Ask Larry Owens why he should be Fayette County coroner — the person whose office investigates deaths other than those clearly from natural causes — and his No. 1 reason is the scandal-tainted, longtime incumbent, Gary Ginn.
“I’m the alternative,” said Owens, 63, a former deputy coroner who now works as a paramedic. “I’m the change that Fayette County needs. The public can stay with the same thing they’ve got and expect the same results, or they can make a choice for a new start, for a breath of fresh air.”
In the four years since Owens last challenged the 61-year-old Ginn for the job, Ginn has:
▪ lost his second full-time job directing the body bequeathal program at the University of Kentucky after an audit found numerous problems, including delays of up to five years in burying the remains of people who donated their bodies for scientific research. UK President Eli Capilouto sent a letter of “deepest apology” to the donors’ next of kin and pledged to reform the program.
▪ been criticized for leaving the remains of a woman and two babies in cold storage at the coroner’s office for up to 26 years because, Ginn said, nobody had come forward to identify them. The remains finally were buried in 2015.
▪ been the subject of a sexual harassment complaint and subsequent pending lawsuit by former deputy coroner Melissa Neale, who says Ginn touched her inappropriately as she climbed down a ladder, bragged about making trips to strip clubs, touched himself inappropriately himself during meetings with her and made vulgar and sexually degrading comments in the workplace.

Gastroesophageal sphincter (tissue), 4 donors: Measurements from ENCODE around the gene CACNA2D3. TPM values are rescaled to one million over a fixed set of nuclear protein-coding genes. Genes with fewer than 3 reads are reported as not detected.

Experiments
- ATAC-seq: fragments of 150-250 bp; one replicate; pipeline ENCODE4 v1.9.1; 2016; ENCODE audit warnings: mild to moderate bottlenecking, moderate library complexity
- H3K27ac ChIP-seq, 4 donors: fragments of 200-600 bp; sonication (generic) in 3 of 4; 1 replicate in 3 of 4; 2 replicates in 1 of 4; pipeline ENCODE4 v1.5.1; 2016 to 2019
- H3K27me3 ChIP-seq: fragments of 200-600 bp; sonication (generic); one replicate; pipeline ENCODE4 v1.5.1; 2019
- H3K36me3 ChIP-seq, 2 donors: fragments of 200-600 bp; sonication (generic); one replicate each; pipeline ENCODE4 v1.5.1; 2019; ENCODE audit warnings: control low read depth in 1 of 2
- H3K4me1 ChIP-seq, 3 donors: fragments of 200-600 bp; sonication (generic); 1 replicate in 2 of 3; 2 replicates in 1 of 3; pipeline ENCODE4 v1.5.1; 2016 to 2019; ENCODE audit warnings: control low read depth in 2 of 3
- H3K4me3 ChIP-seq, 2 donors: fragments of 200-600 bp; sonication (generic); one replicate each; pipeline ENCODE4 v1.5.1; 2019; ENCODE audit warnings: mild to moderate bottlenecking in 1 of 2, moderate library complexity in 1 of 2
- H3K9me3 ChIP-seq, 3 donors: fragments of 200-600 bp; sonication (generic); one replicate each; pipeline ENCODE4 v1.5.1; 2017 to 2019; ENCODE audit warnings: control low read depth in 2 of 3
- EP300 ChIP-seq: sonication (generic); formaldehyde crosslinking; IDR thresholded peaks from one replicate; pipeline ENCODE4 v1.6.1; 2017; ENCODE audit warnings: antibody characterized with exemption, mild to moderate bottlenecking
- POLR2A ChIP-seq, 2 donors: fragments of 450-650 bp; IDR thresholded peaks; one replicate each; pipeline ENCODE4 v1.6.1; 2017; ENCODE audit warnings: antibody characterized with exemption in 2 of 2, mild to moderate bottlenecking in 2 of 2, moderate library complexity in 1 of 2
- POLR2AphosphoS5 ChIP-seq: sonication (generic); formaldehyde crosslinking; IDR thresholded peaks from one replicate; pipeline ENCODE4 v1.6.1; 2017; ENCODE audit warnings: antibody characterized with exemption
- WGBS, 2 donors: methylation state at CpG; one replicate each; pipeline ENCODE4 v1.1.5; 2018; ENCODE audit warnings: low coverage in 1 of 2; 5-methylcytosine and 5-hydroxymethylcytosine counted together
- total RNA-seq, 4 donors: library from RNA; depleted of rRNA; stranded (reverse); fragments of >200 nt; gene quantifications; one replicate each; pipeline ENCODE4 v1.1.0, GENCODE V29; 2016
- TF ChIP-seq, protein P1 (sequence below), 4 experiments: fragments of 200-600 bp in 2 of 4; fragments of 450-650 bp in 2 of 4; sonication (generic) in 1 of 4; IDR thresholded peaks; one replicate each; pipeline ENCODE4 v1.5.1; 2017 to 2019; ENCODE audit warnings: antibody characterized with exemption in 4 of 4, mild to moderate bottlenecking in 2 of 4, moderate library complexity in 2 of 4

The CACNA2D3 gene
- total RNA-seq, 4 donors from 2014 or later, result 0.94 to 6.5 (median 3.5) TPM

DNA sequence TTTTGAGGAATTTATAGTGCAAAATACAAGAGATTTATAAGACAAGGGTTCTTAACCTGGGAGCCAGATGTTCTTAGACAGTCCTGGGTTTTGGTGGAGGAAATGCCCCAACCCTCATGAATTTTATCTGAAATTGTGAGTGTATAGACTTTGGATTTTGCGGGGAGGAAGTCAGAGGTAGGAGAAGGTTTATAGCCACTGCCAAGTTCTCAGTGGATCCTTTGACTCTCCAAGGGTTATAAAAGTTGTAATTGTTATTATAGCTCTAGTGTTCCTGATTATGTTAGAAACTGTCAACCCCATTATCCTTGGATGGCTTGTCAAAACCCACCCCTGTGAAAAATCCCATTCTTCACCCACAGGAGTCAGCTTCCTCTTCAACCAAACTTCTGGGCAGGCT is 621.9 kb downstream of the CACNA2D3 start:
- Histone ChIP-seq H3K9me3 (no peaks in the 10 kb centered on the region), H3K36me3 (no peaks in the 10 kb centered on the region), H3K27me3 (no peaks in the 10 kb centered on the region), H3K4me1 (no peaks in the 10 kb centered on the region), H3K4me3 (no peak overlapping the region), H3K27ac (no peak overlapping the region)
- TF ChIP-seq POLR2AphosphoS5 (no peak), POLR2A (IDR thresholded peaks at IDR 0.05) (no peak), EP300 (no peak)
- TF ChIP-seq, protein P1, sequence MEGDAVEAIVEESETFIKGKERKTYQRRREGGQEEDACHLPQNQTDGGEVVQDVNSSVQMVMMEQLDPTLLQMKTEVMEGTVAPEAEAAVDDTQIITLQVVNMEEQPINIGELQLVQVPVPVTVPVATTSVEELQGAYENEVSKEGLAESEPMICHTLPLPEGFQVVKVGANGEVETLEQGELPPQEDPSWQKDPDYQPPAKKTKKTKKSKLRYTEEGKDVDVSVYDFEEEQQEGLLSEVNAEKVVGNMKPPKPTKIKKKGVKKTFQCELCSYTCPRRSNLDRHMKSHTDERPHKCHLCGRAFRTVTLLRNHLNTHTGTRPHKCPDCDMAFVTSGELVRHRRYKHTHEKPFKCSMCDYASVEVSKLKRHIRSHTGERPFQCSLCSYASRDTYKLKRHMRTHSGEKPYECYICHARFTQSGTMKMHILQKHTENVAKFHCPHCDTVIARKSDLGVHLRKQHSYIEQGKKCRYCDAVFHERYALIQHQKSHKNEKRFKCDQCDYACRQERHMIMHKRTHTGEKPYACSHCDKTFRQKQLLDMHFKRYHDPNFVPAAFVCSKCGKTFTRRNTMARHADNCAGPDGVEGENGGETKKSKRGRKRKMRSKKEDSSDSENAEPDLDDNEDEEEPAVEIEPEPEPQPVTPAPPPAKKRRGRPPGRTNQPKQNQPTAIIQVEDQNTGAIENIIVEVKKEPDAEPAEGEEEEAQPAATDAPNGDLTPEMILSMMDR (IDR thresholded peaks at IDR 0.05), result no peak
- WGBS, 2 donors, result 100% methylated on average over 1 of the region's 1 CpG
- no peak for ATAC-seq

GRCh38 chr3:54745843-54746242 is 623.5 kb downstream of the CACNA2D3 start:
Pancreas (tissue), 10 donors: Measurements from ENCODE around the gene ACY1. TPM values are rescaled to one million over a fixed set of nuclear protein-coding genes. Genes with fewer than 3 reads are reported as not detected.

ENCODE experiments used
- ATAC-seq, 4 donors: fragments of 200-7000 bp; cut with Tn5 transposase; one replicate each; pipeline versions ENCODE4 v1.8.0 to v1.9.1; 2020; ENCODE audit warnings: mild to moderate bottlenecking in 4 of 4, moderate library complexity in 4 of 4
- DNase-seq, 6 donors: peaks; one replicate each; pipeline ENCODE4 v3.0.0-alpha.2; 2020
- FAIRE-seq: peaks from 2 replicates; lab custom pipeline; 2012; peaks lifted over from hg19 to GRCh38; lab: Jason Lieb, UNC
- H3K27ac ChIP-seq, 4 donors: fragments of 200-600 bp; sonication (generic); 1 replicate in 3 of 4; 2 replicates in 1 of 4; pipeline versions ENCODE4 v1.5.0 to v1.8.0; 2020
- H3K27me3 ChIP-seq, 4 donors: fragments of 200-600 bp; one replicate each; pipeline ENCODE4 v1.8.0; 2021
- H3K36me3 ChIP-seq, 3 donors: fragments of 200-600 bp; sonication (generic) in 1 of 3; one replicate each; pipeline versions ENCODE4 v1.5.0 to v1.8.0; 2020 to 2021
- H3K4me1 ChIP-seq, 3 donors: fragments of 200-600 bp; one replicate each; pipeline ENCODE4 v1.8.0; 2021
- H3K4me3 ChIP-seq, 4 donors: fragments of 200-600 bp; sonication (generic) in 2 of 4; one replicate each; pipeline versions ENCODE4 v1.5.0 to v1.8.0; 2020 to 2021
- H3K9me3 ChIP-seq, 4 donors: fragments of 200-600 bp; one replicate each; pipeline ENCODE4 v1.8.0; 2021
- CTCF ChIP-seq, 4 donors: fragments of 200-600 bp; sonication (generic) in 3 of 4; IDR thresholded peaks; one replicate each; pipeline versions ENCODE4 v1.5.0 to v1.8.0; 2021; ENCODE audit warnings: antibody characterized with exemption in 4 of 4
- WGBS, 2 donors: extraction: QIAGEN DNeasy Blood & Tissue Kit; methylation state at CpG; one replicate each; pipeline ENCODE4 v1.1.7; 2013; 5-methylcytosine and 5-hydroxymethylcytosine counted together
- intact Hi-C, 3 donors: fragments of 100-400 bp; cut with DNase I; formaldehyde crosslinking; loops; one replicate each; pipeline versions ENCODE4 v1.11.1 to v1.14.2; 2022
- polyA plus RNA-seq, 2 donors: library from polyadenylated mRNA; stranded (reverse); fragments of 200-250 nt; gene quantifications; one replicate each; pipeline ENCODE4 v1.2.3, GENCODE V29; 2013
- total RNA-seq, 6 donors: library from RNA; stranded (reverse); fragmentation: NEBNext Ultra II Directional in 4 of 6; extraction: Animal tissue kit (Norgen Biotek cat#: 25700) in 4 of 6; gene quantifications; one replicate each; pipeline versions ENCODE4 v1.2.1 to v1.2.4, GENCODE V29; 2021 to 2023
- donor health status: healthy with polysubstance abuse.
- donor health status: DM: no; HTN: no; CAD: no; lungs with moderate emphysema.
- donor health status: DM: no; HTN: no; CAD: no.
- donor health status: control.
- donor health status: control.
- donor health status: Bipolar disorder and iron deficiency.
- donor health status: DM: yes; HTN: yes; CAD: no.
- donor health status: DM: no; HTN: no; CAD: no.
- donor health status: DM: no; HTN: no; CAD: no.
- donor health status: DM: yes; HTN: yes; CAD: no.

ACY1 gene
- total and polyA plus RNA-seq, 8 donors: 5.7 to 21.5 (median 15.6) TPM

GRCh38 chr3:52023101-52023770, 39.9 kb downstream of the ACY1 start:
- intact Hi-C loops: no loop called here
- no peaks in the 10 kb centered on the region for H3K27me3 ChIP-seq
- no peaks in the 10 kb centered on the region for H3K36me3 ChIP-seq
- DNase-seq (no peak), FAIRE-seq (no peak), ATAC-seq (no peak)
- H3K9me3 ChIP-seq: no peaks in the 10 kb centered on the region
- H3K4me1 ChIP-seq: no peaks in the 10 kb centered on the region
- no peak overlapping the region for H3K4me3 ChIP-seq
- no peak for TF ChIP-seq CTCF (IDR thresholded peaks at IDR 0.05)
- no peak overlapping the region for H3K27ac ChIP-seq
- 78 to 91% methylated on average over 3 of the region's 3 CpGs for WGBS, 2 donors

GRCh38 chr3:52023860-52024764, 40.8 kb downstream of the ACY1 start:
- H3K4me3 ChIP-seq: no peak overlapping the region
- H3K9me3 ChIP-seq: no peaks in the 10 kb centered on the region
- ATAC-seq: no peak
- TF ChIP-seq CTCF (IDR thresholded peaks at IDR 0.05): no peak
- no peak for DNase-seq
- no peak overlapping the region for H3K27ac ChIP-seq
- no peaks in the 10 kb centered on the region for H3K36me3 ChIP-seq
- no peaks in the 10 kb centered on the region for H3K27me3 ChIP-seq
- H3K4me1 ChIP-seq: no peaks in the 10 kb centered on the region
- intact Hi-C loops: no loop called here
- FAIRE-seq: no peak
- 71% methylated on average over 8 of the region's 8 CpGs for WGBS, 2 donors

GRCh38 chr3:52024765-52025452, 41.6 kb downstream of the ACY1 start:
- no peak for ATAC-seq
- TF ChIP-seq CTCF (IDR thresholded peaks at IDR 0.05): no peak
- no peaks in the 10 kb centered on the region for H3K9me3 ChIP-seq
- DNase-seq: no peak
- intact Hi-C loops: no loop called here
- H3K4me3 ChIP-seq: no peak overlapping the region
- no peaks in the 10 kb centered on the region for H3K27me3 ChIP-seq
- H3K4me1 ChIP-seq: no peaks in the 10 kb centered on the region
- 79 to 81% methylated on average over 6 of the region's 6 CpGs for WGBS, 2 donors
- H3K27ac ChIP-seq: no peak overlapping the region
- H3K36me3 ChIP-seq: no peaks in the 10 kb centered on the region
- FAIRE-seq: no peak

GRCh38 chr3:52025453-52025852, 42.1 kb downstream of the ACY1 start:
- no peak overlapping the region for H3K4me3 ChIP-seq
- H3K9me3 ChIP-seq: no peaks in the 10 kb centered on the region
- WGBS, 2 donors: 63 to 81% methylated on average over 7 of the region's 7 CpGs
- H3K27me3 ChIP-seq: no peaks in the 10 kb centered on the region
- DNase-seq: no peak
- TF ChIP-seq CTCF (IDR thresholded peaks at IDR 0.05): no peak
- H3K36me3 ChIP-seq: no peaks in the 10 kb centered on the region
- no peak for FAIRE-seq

The city’s human resources department substantiated a half-dozen crude comments Ginn made to his employees about sex and genitalia after Neale filed a complaint. But the city said it lacked the authority to take action against Ginn because he is an elected county-wide official.
“I really don’t want to make this election a trash Gary session, because I worked with Gary for 10 years when I was a deputy coroner and I always personally liked him. But his record is what it is,” Owens said in a recent interview.
In response, Ginn — who was first elected in 2002 — says he’s proudly campaigning on his long record of public service, even with “recent controversies.”
In an interview at the coroner’s office on East Second Street, Ginn blamed the problems at UK’s body bequeathal program on his superiors, saying he privately warned the administration that remains weren’t being buried on time. The UK audit found there was inadequate oversight of Ginn and his program; the chairman who oversaw Ginn stepped down.
As early as his first campaign, UK sounded a cautionary note about Ginn’s ability to handle the responsibility of two full-time jobs.
In a 2002 letter giving Ginn permission to run for coroner while also working at the school’s Department of Anatomy and Neurobiology, a UK attorney told him. “While there may be an appearance of a conflict of interest in your holding both positions, I do not believe any state law or university policy would be violated ... (But) I urge the administration to carefully review your ability to perform your duties to the university in the event you are elected to coroner.”